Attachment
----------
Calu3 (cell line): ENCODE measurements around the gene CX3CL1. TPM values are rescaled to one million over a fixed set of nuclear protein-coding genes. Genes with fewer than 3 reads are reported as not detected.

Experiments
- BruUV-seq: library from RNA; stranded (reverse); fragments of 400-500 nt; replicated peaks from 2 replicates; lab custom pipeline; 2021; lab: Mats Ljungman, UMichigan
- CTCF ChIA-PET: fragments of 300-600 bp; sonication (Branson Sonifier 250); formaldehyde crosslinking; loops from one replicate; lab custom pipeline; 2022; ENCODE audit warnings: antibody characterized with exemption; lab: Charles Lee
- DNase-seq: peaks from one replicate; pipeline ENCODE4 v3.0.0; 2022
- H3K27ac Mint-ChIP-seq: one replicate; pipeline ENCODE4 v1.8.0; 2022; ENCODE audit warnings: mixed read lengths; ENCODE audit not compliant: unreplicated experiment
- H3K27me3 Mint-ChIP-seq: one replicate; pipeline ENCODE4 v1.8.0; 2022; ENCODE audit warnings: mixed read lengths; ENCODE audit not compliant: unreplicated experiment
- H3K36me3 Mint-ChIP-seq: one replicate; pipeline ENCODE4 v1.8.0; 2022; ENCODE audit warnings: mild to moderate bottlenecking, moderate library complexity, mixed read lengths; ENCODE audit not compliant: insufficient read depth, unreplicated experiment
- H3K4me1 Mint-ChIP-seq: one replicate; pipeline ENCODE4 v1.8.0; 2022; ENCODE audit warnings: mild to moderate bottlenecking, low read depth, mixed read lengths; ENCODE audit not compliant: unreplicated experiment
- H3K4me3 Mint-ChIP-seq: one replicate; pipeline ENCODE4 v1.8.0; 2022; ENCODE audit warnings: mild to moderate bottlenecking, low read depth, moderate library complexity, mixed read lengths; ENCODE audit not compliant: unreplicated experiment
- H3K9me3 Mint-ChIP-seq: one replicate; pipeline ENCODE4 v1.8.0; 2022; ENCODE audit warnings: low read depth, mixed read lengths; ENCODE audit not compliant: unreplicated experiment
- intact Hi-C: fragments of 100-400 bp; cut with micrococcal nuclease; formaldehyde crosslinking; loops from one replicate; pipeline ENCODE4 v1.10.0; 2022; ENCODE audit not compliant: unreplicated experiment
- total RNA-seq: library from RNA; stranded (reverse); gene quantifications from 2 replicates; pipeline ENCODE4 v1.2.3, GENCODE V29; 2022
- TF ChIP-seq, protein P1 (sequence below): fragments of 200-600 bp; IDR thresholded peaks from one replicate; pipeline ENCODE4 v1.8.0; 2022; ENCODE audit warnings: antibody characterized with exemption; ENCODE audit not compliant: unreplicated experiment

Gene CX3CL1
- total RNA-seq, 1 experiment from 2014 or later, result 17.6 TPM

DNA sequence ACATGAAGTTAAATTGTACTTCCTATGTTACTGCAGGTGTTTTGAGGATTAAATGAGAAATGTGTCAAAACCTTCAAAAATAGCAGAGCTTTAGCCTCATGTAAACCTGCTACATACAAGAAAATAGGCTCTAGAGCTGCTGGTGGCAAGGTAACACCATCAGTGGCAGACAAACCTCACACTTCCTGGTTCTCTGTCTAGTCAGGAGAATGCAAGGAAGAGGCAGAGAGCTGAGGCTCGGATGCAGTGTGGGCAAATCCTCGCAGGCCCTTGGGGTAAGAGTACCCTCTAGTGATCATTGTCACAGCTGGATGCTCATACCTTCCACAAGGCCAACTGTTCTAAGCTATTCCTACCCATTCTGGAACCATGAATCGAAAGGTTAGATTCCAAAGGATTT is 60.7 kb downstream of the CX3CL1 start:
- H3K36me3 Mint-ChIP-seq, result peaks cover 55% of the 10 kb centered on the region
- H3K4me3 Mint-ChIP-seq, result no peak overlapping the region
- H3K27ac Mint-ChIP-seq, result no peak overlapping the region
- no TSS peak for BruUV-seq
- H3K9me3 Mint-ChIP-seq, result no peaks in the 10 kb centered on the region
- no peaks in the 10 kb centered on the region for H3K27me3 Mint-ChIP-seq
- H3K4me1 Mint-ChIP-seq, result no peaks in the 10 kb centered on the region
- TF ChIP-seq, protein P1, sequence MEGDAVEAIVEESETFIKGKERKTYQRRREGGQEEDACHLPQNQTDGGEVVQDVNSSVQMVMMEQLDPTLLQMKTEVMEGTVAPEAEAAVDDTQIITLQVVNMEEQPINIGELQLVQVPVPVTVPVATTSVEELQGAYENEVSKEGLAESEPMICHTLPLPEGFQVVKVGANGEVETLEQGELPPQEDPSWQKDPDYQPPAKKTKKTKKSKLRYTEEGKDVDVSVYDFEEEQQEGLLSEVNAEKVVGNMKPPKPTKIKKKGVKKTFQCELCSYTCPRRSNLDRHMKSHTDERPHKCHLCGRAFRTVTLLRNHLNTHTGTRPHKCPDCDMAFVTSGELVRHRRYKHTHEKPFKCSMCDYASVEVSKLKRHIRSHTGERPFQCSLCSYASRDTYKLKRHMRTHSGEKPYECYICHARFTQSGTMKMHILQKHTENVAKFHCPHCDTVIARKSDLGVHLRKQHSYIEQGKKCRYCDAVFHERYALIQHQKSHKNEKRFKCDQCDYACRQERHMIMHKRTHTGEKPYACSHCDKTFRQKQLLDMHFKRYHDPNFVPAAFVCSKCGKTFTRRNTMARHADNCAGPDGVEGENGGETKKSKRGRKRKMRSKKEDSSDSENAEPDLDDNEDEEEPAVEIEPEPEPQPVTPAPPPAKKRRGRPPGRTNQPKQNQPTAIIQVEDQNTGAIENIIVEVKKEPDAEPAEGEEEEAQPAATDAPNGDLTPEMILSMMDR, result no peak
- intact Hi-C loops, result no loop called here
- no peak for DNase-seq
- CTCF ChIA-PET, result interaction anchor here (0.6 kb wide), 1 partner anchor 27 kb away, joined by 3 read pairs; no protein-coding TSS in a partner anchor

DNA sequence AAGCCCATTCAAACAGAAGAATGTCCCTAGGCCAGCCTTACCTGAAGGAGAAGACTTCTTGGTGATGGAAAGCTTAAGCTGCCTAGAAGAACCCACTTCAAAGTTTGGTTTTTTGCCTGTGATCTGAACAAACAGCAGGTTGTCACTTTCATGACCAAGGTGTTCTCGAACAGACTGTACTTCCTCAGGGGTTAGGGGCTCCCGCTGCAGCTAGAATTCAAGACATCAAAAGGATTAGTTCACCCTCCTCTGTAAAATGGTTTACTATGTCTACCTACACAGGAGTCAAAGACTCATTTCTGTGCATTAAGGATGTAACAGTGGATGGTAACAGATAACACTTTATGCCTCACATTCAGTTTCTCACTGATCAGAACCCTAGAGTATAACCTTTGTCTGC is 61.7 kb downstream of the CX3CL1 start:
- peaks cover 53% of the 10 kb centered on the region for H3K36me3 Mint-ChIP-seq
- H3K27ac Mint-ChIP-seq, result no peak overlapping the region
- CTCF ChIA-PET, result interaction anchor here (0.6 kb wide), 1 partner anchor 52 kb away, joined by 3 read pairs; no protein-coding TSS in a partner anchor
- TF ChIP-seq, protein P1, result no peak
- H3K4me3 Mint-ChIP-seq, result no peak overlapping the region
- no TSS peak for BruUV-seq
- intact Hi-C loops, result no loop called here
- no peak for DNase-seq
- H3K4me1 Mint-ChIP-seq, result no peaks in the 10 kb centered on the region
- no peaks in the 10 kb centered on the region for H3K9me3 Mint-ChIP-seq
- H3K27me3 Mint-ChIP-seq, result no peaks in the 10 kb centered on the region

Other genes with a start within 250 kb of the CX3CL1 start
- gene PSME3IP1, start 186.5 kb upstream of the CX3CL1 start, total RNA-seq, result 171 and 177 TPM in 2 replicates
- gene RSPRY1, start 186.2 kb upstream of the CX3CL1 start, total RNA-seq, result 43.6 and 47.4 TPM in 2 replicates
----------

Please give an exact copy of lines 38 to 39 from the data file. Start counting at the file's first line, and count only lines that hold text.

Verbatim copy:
- H3K4me1 Mint-ChIP-seq, result no peaks in the 10 kb centered on the region
- no peaks in the 10 kb centered on the region for H3K9me3 Mint-ChIP-seq